Review by Claire Keyes
by Penelope Scambly Schott
Mayapple Press, 2009
408 N. Lincoln Street
Bay City, MI 48708
2010, 80 pp., $15.95
Six Lips is dazzling. Were it for its language alone, I would savor these poems again and again if only to get some relief from the pedestrian gumbo of contemporary speech. Schott takes her readers for a ride as thrilling for us poetry readers as “Avatar.” Her imagination knows no bounds and she accomplishes her feats with the time-honored tool of language alone. Six lips? At least.
Even so, she doesn’t fly off into the stratosphere. Like Frost’s climber of birches, she knows that “Earth’s the right place for love.” She says as much in “Why I Did Not Wish to Float in Space,” one of my favorite poems in the book. She opens with a series of questions reminiscent of God lecturing Job on his powers. For example: “Who spread the western horizon to snip/ the orange sun in half.” She then proceeds to ask an even more impossible question:
Can you feel how our planet spins in a void,
how the shallow mantle, hauling its fur coat
of forest, its slippery skin of ocean, seems
inconsequential over the molten core?
Note the rightness of the line-break after “fur coat” and the aptness of the ocean’s “slippery skin.” Note also that as the poem builds, it becomes more intimate:
I’ve lost my footing in the belly of curled roots,
and I’m scared of falling, of lurching clear out
into space—nothing on earth to touch. Pull me
back by a finger, will you?
What captures me in this poem is the surprising turn it takes to the intimate gesture of “Pull me/ back by a finger, will you?” Her meditation on the vastness of the universe turns into a love poem, concluding with “Please?/ Here, in the motionless house, my face/ brushed by your glance.” What makes Six Lips so compelling is how unpredictable Schott is.
Penelope Scambly Schott is unabashedly female and yet, in a way, post-feminist. She simply is who she is and more power to her. “Counting the Body,” the long poem which occupies the center of this collection, makes her attitude towards herself abundantly clear. Each section plays with a number. She requires
Six lips to sip the sublime,
two for the mouth and four for the vulva
plump as succulents and shining with dew—
ah, youth; ah, time.
The naturalness of the rhyme (lips/sip) and the abundant alliteration characterize her versifying and also lead to the nostalgic note at the end. These are not the poems of a young woman, but youthful exuberance pervades the volume.
In the last section of the poem, she imagines what it would be like “If I Had Ten Thumbs”:
I would wear pink leather shoes with velcro straps
I would strike matches on the sole of my shoe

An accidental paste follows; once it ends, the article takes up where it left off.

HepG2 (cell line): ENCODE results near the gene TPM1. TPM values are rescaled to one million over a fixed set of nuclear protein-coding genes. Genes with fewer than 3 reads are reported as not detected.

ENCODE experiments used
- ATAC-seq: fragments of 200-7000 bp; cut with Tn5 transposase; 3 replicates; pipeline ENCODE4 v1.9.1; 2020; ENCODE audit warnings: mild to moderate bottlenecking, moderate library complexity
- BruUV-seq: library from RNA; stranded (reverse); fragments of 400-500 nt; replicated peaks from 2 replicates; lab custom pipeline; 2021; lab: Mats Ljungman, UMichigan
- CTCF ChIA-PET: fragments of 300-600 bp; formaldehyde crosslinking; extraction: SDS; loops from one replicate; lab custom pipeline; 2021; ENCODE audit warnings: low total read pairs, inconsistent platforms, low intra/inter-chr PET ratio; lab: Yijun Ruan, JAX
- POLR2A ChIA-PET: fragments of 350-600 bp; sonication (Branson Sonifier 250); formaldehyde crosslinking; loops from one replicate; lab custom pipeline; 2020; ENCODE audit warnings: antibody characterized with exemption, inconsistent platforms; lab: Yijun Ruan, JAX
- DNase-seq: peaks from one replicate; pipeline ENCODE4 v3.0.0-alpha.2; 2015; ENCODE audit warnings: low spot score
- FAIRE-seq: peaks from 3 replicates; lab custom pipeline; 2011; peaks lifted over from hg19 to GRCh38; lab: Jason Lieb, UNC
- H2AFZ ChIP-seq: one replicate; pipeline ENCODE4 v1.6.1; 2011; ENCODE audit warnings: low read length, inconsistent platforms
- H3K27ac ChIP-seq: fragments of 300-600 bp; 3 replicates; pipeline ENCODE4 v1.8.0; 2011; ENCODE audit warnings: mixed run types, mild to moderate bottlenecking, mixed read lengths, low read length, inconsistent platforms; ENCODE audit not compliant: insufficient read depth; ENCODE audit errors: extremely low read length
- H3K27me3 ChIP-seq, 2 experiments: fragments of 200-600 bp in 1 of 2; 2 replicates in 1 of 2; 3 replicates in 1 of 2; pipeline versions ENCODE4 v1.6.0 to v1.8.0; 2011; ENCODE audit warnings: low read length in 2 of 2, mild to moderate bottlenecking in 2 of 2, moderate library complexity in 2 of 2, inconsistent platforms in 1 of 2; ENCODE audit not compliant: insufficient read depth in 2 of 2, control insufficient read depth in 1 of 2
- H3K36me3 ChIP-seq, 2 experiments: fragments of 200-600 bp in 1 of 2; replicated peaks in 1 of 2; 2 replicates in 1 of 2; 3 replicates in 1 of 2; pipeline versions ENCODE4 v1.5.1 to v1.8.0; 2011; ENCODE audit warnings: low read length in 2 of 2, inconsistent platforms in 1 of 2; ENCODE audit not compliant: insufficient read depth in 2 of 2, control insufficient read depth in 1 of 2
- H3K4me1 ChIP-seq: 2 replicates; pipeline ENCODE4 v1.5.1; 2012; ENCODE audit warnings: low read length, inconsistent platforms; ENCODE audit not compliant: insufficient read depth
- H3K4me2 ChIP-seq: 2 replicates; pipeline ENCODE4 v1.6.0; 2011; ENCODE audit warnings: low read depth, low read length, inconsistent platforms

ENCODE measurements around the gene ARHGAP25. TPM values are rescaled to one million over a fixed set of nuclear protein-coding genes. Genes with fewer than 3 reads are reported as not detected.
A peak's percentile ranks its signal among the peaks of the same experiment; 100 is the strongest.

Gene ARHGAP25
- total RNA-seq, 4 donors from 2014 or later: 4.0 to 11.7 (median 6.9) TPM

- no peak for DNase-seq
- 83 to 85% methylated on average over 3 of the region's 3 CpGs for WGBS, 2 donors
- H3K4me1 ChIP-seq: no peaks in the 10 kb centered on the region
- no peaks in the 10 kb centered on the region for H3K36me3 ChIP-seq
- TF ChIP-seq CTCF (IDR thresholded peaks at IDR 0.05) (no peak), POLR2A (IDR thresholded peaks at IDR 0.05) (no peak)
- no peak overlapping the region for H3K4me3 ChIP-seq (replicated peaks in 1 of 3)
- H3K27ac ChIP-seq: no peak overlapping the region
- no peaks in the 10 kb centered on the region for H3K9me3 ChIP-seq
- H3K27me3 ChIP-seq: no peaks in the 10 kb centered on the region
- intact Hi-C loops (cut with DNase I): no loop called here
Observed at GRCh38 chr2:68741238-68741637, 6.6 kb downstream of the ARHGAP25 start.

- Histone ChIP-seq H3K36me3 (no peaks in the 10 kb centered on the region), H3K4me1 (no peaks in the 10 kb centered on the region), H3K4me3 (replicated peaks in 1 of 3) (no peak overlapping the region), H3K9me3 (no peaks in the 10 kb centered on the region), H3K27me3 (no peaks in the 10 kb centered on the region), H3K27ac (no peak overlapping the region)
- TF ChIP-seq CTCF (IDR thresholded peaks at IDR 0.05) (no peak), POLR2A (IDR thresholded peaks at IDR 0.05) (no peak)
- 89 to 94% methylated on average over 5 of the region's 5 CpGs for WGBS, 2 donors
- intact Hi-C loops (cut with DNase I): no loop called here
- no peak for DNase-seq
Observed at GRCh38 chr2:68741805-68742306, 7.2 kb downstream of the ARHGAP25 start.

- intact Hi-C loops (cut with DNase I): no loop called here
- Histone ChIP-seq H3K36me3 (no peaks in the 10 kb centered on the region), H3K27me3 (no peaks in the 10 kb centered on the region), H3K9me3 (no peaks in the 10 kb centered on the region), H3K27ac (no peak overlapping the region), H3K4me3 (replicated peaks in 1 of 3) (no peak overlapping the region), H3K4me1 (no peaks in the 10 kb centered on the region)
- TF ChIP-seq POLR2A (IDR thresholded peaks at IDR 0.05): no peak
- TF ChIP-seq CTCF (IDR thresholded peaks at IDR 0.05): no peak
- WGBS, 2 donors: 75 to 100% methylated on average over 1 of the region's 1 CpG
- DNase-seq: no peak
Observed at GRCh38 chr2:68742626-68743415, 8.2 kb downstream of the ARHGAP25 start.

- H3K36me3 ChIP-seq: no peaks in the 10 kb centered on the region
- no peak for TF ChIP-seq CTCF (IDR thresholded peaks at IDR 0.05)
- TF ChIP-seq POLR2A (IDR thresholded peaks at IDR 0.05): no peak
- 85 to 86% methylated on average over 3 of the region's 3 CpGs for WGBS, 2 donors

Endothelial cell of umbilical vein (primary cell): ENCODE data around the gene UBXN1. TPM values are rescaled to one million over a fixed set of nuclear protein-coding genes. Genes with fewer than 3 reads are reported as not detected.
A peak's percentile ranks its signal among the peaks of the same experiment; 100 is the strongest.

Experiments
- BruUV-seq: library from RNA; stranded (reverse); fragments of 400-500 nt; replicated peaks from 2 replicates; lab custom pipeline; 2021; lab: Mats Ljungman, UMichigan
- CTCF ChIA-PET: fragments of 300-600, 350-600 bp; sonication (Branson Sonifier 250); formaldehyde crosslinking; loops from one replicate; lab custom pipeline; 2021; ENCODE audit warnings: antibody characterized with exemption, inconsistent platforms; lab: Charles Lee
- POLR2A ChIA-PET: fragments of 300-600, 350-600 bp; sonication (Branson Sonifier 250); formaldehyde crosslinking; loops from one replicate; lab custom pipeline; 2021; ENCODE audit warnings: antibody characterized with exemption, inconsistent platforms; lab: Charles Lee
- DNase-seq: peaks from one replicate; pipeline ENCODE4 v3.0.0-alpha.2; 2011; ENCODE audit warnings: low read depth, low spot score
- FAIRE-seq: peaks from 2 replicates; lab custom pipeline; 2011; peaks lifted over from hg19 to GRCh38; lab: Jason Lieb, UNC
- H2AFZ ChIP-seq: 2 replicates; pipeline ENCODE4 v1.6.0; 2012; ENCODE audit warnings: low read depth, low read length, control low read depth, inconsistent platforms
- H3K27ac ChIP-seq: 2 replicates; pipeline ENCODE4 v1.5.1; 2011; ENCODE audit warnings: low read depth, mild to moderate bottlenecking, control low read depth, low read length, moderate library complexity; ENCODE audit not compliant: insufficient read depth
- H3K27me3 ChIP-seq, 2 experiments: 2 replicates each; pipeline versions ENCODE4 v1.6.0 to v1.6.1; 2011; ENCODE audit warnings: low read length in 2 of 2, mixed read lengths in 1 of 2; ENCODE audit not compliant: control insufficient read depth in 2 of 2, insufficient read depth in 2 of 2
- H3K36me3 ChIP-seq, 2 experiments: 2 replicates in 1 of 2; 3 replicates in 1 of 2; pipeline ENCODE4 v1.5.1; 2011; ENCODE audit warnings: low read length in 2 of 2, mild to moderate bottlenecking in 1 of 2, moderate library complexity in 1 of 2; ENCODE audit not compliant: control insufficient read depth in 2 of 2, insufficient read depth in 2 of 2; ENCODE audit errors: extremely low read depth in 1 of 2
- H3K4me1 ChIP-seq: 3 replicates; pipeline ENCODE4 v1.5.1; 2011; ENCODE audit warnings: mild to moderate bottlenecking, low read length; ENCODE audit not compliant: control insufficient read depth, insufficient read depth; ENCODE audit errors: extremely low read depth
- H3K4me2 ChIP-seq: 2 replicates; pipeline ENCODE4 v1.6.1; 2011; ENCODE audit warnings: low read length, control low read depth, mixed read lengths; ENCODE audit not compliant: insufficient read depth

I would suck firmly on my ten wet thumbs
I would practice exactly how to suck
with rapt attention and rhythm
so as to gratify any man
and I would do it
yes I would
The voice of these poems is often playful and funny. At the same time the overall tenor of this book is conditioned by the impending death of her mother. The poems get darker as the poet meditates on time and aging. As she says in “Eclipse”: “This is the world that ends over and over and then/ goes on without us, our tiny smudge of time.”
Schott is blessed, however, with a flexible consciousness. At home with animals or the stars, she gives a sense of her life as a succession of lives. Aware of the natural world, she suggests the transmigration of her soul into a screech owl or a horse. Such poems tend to be upbeat and thrilling, but the excruciating demise of her mother haunts the speaker of these poems. She finally gives way to addressing her mother’s death and dying.
Typically, she refuses sentimentality. In “Heart Failure,” she writes: “This is the year I would like to find pity. I would like/ to hurt for my mother the way I ache for my children.” As much as she would like to develop this feeling, it eludes her: a failure of her heart: “I want to be sad that she’s eighty-seven and fading.” Through her use of anaphora and an accretion of brilliant details, Schott builds up the image of her mother:
She lives in her elegant house like a black pearl
from a broken oyster drifting under reefs in a bay.
she lives in her house like a startled rabbit unable
to finish crossing the road.
The poem startles when the speaker imagines killing her mother, as an act of pity:
If I had enough pity,
I would dare squeeze her fragile neck and kiss
her forehead as I press down on her windpipe and keep
on pressing with my strong and generous thumbs.
The poem, however, does not end there. Schott’s spirit is too magnanimous, and her mother changes, showing a gentle “appreciation” of nature that Schott finds surprising. Her mother “watches the squirrels scamper up black bark/ like acrobats of joy.” In fact, Schott doesn’t recognize the person her mother has become:
This drowning old lady is not my mother. Not
abrupt. As I stroke her knuckles, grace glints
in our salt hands.
Drowning because she is dying, the mother undergoes a kind of transformation, as does the daughter. For both of them, there is a communion, a touch of being to being.
While I admired A is for Anne, Schott’s previous book, for her deft handling of the life of Anne Hutchinson, Six Lips takes its readers to a new place through her language and style, but also through her openness, her dexterity, her seemingly boundless range of being in the world. She’s a stunning poet.
Claire Keyes reviewed A is for Anne for Rattle and would be happy to review future books by Penelope Schott. Disclaimer: they share the same publisher. Mayapple Press published The Question of Rapture, a book of poems, in 2008. To be honest, Six Lips is far better than Rapture. Claire Keyes lives modestly in Marblehead, Massachusetts.